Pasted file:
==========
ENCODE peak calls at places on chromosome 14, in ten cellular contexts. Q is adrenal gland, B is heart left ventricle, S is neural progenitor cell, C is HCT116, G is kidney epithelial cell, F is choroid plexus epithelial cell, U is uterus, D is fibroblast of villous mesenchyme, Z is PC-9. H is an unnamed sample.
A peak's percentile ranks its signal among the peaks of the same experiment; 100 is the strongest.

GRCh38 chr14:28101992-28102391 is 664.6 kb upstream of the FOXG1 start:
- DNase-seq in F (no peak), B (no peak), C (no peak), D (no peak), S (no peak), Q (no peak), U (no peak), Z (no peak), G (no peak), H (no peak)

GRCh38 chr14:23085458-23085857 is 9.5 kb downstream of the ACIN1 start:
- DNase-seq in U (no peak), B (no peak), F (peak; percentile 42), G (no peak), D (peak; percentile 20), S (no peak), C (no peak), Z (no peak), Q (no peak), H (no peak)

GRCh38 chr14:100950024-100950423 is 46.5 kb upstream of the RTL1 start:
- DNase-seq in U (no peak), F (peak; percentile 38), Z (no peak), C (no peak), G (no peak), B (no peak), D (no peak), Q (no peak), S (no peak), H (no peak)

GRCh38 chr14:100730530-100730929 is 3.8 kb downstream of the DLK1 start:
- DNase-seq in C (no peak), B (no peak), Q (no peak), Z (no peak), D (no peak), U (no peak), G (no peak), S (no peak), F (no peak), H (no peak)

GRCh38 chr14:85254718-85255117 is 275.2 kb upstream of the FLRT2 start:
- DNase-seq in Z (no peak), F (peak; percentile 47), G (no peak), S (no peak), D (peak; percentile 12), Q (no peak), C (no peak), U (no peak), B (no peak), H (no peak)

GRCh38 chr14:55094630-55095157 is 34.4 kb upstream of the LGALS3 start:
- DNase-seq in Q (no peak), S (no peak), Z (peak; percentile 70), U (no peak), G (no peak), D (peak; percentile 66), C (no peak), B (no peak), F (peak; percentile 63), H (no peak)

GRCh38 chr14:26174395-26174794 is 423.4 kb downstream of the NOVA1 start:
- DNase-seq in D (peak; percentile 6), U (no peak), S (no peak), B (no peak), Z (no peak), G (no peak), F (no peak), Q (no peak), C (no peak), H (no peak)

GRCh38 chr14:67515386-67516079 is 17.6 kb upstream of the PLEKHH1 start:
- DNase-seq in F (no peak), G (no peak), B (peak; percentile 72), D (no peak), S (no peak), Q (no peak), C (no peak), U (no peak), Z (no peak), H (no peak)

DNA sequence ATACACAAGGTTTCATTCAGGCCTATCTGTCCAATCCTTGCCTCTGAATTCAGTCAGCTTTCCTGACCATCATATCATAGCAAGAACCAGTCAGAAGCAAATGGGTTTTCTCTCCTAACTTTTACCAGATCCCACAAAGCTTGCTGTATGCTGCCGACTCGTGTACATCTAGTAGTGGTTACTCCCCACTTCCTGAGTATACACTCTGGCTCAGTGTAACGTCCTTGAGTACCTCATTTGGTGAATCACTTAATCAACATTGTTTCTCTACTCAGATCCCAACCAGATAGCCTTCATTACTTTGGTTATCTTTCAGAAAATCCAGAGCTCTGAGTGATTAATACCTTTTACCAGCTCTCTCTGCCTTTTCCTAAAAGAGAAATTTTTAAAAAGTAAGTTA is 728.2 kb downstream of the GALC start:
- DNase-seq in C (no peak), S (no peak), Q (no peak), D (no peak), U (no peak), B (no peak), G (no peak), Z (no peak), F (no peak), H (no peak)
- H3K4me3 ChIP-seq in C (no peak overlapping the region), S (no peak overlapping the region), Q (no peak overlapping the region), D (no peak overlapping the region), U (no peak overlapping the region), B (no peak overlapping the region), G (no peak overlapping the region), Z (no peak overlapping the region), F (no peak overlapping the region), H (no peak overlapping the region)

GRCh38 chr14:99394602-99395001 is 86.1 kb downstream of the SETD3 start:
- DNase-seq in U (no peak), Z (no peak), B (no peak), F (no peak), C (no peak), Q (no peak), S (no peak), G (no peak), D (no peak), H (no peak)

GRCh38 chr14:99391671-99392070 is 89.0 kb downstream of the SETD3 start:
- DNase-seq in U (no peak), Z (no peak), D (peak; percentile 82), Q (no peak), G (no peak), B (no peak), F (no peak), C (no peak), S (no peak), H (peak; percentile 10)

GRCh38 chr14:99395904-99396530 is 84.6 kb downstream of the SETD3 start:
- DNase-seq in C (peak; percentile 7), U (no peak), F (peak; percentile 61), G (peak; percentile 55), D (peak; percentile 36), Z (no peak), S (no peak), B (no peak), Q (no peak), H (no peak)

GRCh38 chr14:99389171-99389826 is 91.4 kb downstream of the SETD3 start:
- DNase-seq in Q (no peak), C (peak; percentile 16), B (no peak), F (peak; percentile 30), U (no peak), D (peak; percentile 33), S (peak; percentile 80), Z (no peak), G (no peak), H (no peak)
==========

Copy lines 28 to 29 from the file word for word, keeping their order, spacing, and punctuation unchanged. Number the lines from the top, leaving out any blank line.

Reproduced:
GRCh38 chr14:99389171-99389826 is 91.4 kb downstream of the SETD3 start:
- DNase-seq in Q (no peak), C (peak; percentile 16), B (no peak), F (peak; percentile 30), U (no peak), D (peak; percentile 33), S (peak; percentile 80), Z (no peak), G (no peak), H (no peak)